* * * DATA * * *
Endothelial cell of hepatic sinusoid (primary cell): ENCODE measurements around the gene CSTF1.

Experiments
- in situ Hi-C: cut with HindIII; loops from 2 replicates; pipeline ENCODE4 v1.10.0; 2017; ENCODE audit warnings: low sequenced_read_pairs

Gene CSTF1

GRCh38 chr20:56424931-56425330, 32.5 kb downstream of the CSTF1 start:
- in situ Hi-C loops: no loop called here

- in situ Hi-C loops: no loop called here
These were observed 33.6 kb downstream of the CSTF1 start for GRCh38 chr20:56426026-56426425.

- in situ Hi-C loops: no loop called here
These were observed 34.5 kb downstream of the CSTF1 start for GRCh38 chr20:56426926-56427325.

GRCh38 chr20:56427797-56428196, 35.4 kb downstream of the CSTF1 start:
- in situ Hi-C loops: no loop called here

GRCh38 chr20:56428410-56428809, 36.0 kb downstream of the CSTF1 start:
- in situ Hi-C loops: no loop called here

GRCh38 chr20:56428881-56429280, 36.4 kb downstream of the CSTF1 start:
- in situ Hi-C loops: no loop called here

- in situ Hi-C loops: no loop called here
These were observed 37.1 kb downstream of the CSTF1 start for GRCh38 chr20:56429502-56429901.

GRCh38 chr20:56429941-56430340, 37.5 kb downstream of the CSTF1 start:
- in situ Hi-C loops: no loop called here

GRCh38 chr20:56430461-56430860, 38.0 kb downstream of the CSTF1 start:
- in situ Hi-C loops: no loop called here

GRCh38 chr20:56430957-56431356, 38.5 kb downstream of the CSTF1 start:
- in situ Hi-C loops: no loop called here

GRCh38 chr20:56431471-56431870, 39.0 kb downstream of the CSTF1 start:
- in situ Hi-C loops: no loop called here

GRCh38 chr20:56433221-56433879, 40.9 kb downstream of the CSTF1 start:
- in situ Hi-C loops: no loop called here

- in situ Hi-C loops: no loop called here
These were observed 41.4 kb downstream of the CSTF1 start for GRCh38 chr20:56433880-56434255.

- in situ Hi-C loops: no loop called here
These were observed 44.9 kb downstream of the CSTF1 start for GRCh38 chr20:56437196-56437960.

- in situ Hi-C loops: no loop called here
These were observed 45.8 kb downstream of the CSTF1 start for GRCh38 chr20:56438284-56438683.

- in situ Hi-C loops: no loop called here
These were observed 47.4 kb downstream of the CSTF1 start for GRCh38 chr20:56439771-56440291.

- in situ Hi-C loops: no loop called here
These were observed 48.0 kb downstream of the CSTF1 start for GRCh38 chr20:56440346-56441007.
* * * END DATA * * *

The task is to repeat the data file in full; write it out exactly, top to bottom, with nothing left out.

Endothelial cell of hepatic sinusoid (primary cell): ENCODE measurements around the gene CSTF1.

Experiments
- in situ Hi-C: cut with HindIII; loops from 2 replicates; pipeline ENCODE4 v1.10.0; 2017; ENCODE audit warnings: low sequenced_read_pairs

Gene CSTF1

GRCh38 chr20:56424931-56425330, 32.5 kb downstream of the CSTF1 start:
- in situ Hi-C loops: no loop called here

- in situ Hi-C loops: no loop called here
These were observed 33.6 kb downstream of the CSTF1 start for GRCh38 chr20:56426026-56426425.

- in situ Hi-C loops: no loop called here
These were observed 34.5 kb downstream of the CSTF1 start for GRCh38 chr20:56426926-56427325.

GRCh38 chr20:56427797-56428196, 35.4 kb downstream of the CSTF1 start:
- in situ Hi-C loops: no loop called here

GRCh38 chr20:56428410-56428809, 36.0 kb downstream of the CSTF1 start:
- in situ Hi-C loops: no loop called here

GRCh38 chr20:56428881-56429280, 36.4 kb downstream of the CSTF1 start:
- in situ Hi-C loops: no loop called here

- in situ Hi-C loops: no loop called here
These were observed 37.1 kb downstream of the CSTF1 start for GRCh38 chr20:56429502-56429901.

GRCh38 chr20:56429941-56430340, 37.5 kb downstream of the CSTF1 start:
- in situ Hi-C loops: no loop called here

GRCh38 chr20:56430461-56430860, 38.0 kb downstream of the CSTF1 start:
- in situ Hi-C loops: no loop called here

GRCh38 chr20:56430957-56431356, 38.5 kb downstream of the CSTF1 start:
- in situ Hi-C loops: no loop called here

GRCh38 chr20:56431471-56431870, 39.0 kb downstream of the CSTF1 start:
- in situ Hi-C loops: no loop called here

GRCh38 chr20:56433221-56433879, 40.9 kb downstream of the CSTF1 start:
- in situ Hi-C loops: no loop called here

- in situ Hi-C loops: no loop called here
These were observed 41.4 kb downstream of the CSTF1 start for GRCh38 chr20:56433880-56434255.

- in situ Hi-C loops: no loop called here
These were observed 44.9 kb downstream of the CSTF1 start for GRCh38 chr20:56437196-56437960.

- in situ Hi-C loops: no loop called here
These were observed 45.8 kb downstream of the CSTF1 start for GRCh38 chr20:56438284-56438683.

- in situ Hi-C loops: no loop called here
These were observed 47.4 kb downstream of the CSTF1 start for GRCh38 chr20:56439771-56440291.

- in situ Hi-C loops: no loop called here
These were observed 48.0 kb downstream of the CSTF1 start for GRCh38 chr20:56440346-56441007.